The application of the Conceptual Framework's definitions and recognition criteria of elements of financial statements in selected accounting standards is evaluated. The module considers the complex issue of measurement, including the measurement bases in the Conceptual Framework as well as others identified by the IASB. The application of the mixed-measurement model is considered from a practical perspective in the context of accounting for leases, employee benefits, long service leave, share-based payments, investment property, agriculture and customer loyalty programs. The concepts, principles and measurement bases included in this module form an important foundation for your study of subsequent modules.
The role and importance of financial reporting
- The Conceptual Framework for Financial Reporting
- The objective of general purpose financial reporting
- Assumptions of general purpose financial statements
- Qualitative characteristics of useful financial information
- Definition and recognition criteria of elements of financial statements
- Constraints on frameworks
- The role of accounting standards
- Measurement of elements of financial statements
- Application of measurement principles in IFRSs
Module 2: Presentation of financial statements
This module focuses on the preparation of a complete set of financial statements in accordance with IAS 1 Presentation of Financial Statements and IAS 7 Statement of Cash Flows. IAS 10 Events after the Reporting Period is also discussed to highlight the importance of how post-reporting-date events are dealt with when preparing financial statements.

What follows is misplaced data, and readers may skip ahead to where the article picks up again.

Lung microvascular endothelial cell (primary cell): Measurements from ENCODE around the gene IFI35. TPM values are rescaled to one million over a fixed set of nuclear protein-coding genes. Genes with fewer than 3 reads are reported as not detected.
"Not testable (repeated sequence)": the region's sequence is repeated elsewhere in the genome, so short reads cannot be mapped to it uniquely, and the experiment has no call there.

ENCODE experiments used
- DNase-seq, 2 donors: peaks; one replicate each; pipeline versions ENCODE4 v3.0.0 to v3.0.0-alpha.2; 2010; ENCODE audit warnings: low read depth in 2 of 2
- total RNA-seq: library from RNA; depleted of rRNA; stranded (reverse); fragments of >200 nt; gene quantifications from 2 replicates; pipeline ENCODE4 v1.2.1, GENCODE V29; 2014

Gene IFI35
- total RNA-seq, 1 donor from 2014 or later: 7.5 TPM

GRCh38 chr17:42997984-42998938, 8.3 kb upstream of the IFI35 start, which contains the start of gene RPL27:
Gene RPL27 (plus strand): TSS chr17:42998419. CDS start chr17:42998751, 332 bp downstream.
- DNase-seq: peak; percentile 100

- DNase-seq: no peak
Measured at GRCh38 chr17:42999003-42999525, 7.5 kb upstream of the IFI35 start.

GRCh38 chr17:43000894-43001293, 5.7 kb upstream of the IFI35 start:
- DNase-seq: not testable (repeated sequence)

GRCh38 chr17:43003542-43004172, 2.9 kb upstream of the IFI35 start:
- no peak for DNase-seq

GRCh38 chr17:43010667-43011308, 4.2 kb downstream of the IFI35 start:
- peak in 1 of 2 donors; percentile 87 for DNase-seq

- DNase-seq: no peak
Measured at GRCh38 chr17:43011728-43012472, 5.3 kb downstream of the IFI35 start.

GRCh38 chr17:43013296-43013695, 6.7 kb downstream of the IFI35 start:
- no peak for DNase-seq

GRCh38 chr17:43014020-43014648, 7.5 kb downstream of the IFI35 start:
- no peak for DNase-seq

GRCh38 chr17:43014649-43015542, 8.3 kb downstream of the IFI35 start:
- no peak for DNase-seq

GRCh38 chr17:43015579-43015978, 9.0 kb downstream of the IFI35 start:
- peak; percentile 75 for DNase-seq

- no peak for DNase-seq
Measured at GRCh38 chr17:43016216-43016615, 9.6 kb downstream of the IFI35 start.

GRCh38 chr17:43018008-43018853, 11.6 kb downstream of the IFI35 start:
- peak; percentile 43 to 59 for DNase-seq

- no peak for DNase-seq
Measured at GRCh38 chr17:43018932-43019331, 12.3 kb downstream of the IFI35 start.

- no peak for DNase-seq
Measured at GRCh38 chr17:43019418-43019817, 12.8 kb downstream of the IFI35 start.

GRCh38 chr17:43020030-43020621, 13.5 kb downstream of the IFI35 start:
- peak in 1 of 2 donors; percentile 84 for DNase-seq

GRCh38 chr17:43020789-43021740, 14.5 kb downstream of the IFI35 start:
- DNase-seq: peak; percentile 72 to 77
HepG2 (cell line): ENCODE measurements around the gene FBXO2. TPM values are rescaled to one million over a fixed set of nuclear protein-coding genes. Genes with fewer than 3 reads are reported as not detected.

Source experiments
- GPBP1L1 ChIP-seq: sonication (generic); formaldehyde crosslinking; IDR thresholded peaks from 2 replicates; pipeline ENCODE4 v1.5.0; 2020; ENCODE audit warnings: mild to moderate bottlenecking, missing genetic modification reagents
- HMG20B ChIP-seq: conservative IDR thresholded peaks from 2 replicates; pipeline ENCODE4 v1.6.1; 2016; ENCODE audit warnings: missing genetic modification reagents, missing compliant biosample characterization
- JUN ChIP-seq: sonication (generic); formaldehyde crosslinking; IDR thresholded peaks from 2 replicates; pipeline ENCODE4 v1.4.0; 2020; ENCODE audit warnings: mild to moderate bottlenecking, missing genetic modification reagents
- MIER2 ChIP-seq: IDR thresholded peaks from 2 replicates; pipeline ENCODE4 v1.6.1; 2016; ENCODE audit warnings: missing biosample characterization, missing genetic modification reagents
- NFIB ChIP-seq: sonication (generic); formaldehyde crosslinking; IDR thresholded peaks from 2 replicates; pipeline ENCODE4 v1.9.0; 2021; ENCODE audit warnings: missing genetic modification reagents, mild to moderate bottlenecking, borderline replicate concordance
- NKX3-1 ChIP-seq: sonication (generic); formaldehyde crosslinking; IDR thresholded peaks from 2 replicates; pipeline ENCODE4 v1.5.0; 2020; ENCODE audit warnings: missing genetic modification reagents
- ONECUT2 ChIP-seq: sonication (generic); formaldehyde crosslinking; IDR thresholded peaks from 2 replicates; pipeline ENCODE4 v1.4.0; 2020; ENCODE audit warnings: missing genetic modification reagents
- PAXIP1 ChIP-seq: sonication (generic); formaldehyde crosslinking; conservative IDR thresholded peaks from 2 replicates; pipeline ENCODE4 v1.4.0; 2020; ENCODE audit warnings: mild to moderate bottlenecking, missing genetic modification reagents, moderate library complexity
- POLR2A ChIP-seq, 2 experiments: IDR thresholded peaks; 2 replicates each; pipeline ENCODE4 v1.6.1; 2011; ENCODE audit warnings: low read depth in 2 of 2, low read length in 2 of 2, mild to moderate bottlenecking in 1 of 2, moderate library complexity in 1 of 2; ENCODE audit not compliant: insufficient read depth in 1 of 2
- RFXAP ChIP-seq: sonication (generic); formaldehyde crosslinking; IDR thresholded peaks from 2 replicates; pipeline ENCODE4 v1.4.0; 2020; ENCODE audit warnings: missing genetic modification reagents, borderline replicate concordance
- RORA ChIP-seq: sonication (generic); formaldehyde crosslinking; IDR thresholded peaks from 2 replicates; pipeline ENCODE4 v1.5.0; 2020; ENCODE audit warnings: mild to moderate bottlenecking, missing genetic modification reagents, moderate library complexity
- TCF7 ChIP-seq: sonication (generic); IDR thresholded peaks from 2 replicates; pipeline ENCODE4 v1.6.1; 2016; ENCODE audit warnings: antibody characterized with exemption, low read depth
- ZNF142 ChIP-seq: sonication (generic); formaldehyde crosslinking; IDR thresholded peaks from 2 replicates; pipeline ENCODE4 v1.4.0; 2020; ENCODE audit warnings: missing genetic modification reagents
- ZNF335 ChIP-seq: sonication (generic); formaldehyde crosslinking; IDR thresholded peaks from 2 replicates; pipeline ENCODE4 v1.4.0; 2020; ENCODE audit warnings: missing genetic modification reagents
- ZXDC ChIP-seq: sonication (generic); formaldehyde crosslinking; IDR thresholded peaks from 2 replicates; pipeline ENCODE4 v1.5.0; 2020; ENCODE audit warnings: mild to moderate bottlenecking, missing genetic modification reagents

Another area of emphasis is IAS 8 Accounting Policies, Changes in Accounting Estimates and Errors which deals with changes in accounting policies, correction of errors and estimates. The differences between prospective application and retrospective application are included to provide a practical understanding and application skills of how changes in accounting policies are adopted.
Part A: Presentation of financial statements
- Complete set of financial statements
- Accounting policies
- Revision of accounting estimates and correction of errors
- Events after the reporting period
Part B: Statement of profit or loss and other comprehensive income
- Presentation of comprehensive income
- Determination of comprehensive income
- IAS 1—disclosures and classification
Part C: Statement of changes in equity